In the past, I’ve used a variety of methods to turn shell scripts into native applications. Each method has its own pros and cons, which I will attempt to explain in this post.


Playpus used to be the “go to” solution for packaging shell scripts as native applications. It supports a wide variety of scripts, including shell, Perl, Python and PHP. Platypus is very old, and surprisingly, is still being maintained and developed. Platypus also has a command line tool which allows the automation of the script to application process and also makes it comparable to Appify.


Appify is a relatively new solution for those who are looking to convert shell scripts into applications. All of the work done by Appify appears to take place in under 15 lines of shell code (it is a shell script itself). It was created by Thomas Alyott of Subtle Gradient and the version linked above was modified by Mathias Bynens. Appify is extremely simple, lightweight, quick, and easy to use. All that is needed to be done in order to create an application from a shellscript is the following:

$ appify "Your App Name"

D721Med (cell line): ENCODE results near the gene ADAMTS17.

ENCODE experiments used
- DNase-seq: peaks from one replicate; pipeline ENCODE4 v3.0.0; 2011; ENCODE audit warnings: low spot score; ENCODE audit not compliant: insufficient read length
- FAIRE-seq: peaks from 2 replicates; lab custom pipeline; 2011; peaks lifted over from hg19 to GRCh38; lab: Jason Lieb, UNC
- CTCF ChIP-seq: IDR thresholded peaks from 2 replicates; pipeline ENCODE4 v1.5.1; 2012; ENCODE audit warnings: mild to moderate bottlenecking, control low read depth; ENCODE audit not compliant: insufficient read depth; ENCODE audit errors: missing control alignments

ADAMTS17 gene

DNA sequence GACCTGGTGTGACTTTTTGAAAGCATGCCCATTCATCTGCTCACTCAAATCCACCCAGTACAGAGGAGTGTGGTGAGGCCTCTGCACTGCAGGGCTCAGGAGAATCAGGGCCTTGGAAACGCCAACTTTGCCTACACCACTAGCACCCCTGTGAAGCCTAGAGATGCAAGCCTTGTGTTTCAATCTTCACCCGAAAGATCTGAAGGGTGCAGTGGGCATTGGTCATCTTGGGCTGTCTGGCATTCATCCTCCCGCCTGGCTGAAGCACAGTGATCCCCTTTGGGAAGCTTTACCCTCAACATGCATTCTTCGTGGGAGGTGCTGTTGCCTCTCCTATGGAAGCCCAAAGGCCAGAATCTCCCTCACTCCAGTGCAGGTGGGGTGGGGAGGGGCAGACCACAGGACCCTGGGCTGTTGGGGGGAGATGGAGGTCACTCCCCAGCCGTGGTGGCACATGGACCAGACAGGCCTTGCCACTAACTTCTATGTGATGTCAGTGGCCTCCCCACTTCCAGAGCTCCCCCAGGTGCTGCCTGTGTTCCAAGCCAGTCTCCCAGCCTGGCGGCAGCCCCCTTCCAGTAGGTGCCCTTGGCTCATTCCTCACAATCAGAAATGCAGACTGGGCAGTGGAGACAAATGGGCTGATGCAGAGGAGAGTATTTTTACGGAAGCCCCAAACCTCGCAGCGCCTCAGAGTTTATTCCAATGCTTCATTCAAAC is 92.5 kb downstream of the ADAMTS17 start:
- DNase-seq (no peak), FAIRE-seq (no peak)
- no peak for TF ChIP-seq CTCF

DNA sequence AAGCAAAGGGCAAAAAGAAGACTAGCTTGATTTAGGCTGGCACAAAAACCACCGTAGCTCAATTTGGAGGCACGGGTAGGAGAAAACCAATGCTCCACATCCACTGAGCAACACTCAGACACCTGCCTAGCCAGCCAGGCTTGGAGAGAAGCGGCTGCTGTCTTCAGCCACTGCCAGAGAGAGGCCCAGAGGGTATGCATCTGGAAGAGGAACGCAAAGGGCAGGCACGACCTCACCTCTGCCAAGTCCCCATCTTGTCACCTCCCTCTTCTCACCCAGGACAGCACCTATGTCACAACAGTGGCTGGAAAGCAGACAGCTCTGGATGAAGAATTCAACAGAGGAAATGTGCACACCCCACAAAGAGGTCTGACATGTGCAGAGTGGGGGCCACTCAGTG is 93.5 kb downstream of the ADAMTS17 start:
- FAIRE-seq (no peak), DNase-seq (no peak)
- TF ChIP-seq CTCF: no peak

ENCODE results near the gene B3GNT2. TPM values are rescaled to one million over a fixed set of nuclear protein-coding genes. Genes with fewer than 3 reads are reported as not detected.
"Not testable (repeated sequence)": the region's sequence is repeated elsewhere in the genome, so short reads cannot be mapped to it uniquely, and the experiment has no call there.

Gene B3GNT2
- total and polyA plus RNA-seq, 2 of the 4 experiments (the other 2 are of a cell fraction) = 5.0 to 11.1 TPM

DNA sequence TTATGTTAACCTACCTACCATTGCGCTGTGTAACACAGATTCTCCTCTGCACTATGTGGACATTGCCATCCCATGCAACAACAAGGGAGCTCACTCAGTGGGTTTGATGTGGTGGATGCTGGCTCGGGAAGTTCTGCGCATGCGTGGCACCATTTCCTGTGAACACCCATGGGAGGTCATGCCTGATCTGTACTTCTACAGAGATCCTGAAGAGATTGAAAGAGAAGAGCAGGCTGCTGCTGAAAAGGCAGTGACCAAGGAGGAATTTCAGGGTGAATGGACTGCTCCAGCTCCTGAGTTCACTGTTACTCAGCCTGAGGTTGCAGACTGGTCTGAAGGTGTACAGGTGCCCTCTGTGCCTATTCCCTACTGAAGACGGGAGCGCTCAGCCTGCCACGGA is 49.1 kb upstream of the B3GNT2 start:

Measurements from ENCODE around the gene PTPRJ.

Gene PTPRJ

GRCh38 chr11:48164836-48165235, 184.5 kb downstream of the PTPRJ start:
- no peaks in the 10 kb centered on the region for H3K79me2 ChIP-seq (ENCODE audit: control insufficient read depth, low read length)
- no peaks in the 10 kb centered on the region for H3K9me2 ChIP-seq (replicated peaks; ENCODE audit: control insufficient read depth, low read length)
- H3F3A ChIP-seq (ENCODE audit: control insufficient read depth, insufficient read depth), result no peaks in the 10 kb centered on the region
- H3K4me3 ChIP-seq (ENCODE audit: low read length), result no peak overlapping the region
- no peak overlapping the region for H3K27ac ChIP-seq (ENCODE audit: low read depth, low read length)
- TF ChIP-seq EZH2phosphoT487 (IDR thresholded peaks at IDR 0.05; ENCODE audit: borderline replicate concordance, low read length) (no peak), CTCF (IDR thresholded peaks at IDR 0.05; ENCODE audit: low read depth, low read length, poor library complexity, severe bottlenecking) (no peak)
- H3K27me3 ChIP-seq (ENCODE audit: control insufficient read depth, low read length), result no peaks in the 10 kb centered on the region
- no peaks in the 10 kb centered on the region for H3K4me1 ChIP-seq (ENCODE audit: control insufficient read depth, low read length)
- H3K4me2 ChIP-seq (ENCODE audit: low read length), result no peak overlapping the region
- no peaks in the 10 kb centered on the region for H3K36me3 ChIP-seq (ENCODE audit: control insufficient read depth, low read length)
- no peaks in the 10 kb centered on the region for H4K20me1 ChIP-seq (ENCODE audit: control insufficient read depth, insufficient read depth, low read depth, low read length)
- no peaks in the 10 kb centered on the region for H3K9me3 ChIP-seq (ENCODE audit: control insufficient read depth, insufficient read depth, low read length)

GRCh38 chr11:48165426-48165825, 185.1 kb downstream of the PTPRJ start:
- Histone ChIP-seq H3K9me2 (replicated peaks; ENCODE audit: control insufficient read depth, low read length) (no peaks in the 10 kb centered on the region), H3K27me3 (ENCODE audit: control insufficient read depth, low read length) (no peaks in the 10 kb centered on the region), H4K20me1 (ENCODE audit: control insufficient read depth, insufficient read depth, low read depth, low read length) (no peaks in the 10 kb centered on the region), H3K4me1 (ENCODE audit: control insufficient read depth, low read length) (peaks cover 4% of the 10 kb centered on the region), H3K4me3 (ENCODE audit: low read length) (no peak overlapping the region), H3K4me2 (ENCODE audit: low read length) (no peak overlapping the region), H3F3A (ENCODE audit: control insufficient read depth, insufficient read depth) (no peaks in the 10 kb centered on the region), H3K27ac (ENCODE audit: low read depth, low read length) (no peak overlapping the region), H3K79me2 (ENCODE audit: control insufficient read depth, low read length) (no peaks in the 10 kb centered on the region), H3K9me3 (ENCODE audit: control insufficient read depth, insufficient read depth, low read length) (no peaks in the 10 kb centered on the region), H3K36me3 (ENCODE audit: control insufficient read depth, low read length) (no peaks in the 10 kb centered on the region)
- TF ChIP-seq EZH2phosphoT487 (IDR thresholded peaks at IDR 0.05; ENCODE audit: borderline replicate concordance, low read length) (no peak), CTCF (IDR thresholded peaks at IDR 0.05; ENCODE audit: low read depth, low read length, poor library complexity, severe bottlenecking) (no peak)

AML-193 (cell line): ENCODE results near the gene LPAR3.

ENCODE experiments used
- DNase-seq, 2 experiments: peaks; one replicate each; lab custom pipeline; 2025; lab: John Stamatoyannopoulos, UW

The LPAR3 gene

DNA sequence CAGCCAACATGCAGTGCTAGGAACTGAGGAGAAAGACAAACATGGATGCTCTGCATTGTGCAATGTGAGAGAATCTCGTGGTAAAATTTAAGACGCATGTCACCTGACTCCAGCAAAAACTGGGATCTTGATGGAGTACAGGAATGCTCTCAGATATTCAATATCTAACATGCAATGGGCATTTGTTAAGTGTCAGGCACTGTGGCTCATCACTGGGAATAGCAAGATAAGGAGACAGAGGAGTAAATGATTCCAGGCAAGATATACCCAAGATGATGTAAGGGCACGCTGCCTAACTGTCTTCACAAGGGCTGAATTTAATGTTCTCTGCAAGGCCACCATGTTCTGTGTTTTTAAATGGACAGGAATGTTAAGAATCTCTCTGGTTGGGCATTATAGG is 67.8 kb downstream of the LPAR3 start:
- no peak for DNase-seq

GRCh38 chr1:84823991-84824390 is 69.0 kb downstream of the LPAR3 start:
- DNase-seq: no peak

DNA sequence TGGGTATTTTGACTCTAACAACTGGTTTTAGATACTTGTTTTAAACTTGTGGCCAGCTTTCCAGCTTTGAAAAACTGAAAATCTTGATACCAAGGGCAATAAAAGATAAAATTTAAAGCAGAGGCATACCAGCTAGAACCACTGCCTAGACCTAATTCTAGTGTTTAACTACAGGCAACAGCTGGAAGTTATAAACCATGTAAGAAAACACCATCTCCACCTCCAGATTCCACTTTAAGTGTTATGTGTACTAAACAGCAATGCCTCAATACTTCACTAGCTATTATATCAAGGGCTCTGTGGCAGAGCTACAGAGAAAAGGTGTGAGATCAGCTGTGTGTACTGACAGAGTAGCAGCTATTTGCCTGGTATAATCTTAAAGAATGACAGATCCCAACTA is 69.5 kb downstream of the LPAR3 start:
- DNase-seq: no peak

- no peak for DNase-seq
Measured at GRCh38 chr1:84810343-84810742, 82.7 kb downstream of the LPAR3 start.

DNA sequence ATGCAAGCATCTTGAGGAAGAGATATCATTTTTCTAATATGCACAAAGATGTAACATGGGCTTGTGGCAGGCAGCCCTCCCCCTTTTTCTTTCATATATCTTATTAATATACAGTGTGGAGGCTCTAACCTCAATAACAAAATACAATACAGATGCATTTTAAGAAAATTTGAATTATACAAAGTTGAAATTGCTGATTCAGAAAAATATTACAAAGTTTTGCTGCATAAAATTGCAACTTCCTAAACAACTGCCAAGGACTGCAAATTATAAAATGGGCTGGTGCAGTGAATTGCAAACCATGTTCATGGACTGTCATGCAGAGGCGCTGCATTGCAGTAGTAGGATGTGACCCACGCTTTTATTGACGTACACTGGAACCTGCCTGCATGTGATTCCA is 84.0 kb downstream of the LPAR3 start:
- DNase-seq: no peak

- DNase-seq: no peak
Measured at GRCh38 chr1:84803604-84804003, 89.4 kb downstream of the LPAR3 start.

Clickable Shell Scripts in Finder

If you aren’t looking to distribute your shell script as an application and only want a way to quickly execute a shellscript by clicking on it, there is another solution which involves SetFile. However, there are multiple downsides to this: the script isn’t distributable, anyone who you send the script to will have to run the command as well in order to make it clickable. This method also requires Apple Developer Tools, so a large majority of Mac users out there won’t be able to use it. To create a clickable shell script, run this through your command line:

SetFile -t APPL

Manually Creating the Executable

This is essentially what Appify does when you feed it a shell script, but you can do it all manually in Terminal:

mkdir -p
chmod +x


There are several ways to convert shell scripts into applications. Platypus offers the most custimization and options in a GUI, Appify is the quickest way to create one from the command line, and SetFile is a good solution for your own personal use (not intending to distribute).